underground comix at comixjointarchiveswebcomixfeaturesmarketplaceforumsearchmickeyback to title overview go to sample pagesgo to next comicblank sidebarblankbrickgo to head comix samplesgo to hear the sound of my feet walking  blankbrick review-ugheaderheaderblankrightheader spacerlink to abclink to d-efghijkllink to mnopalpha qrstlink to u-v-wlink to x-y-zalpha blank right
gotoalternativetopgotosmallpressgotobooksmags
cover
 
excellent writing
exceptional art
historical bonus 2
total score 8
Rubber Duck Tales #2
_
 
Back Cover
Back Cover
(click for larger image)

If you like this comic,
you might also enjoy
comix trip
Comix Trip
REVIEW SCORE 7
Only Printing / 1972 / 36 pages / The Print Mint
_
Rubber Duck #2 shows that the two-man team of Michael J. Becker and Robbie Landeros have improved their skill level since the first issue of the series. Landeros in particular is somewhat of a revelation in this book, and he gets the front cover and the first 20 pages of this issue.

Unlike the first issue that mostly featured short stories, Rubber Duck #2 has only three stories. The first, by Landeros, is "Hi Ho Platinum Away," a crackling 10-page parody of The Lone Ranger. Both the writing and the artwork are close to top-shelf with some excellent action scenes and
lovely compositions. The Lone Ranger character here is bigger and beefier than the Jack Davis caricature from the two Mad comic book spoofs in the early '50s, but the Tonto character (called "Tauntus" here) is quite similar.

And, in fact, the first eight pages of Landeros' parody would fit right in with a Mad comic book, as only a few of its risqué panels are too naughty for an EC comic. You can even imagine being a kid and hiding under your bedsheets with a flashlight to read this story, as so many kids once did when EC comics were all the rage in the '50s. But of course, this is a fucking underground comic, and the last two pages of this story go way beyond what Mad would ever dare to try. The sudden shift into a bawdy sex scene (with Annie Oakley and her little sister!) is part of why "Hi Ho Platinum Away" is such a joy: it's like a Mad comic book story that finally gets to go "all the way."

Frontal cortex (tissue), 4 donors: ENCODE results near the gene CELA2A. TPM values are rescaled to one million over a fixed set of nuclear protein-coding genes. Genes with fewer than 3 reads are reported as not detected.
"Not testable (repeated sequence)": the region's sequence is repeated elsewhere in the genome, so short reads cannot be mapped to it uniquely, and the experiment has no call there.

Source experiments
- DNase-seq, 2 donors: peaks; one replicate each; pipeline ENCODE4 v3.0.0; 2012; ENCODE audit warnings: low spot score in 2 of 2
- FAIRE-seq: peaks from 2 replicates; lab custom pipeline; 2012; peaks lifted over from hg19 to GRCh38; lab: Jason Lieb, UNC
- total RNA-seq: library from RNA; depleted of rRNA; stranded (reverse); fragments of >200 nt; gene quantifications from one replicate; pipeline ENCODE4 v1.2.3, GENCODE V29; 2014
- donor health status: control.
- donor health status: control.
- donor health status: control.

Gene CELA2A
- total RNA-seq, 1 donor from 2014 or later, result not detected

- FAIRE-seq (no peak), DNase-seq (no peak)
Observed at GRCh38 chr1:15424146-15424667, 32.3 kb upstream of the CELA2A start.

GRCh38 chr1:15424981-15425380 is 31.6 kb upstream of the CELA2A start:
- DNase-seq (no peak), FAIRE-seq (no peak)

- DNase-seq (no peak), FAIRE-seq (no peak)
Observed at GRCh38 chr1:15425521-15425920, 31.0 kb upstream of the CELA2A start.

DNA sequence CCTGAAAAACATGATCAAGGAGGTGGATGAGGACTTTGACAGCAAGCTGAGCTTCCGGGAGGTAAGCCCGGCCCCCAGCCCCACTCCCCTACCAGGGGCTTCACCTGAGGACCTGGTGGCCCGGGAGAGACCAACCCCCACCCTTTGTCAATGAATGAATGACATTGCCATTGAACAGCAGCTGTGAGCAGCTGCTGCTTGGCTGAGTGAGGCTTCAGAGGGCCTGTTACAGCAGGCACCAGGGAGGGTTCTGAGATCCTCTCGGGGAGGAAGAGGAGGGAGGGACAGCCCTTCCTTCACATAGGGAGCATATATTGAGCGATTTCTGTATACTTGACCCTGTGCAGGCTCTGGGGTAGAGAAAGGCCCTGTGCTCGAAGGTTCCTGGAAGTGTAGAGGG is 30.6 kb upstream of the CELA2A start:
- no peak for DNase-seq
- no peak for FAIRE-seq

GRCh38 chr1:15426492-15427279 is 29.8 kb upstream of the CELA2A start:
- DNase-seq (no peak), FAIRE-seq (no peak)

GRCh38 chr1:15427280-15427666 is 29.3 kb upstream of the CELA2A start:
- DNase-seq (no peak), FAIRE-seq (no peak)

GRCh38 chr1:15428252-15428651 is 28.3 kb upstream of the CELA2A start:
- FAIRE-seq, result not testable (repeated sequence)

If Landeros' spoof of The Lone Ranger is a great send-up of a Mad story, then "Shishka-Bob the Wunda Hoss" is a great send-up of a Robert Crumb story, circa 1969. "Shishka-Bob" features a teen-age girl character named Little Annie Walker, who bears a striking resemblance to Crumb's Honeybunch Kaminski. Annie is a country girl who heads out to "Slim Pimp Stables" to ride Shishka-Bob, an old stallion with a special little hump back (thanks to cross breeding with camels). The ride literally sends Annie into a stratosphere of delight, though her joyride is suddenly derailed by an angry God.

"Shishka-Bob the Wunda Hoss" concludes in true Crumb style with a grotesque desecration of Annie, bringing great merriment to Slim Pimp and Shishka-Bob. Landeros not only simulates Crumb's misogyny and exploitation of young women, but does a fair job of replicating his style as well.

If Rubber Duck #2 had ended after the first two stories, it would've gotten a total score of 9 and been declared a lost classic. Even after Becker's contribution; the two-part, 15-page "Shit List," which is a tour de force of a different kind but only slightly weaker, Rubber Duck #2 can still be labeled a lost classic, with just a slightly lower score (kind of like I had to do with Everwuchawe).

"Shit List" is a political parody featuring a Richard Nixon caricature, in which human shit becomes a modern panacea hoarded by the government until a small group of rebels sets out to expose the bullshit. It's a pretty solid story itself with some exceptional illustration, but it doesn't quite provide the laughs of Landeros' work. Still, Rubber Duck #2 is a worthwhile entry in the pantheon of overlooked underground classics.
_
keyline
_
HISTORICAL FOOTNOTES:
The Print Mint produced approximately 20,000 copies of this comic book. It has not been reprinted.
_

COMIC CREATORS:

Robbie Landeros - 1-21
Michael J. Becker - 22-36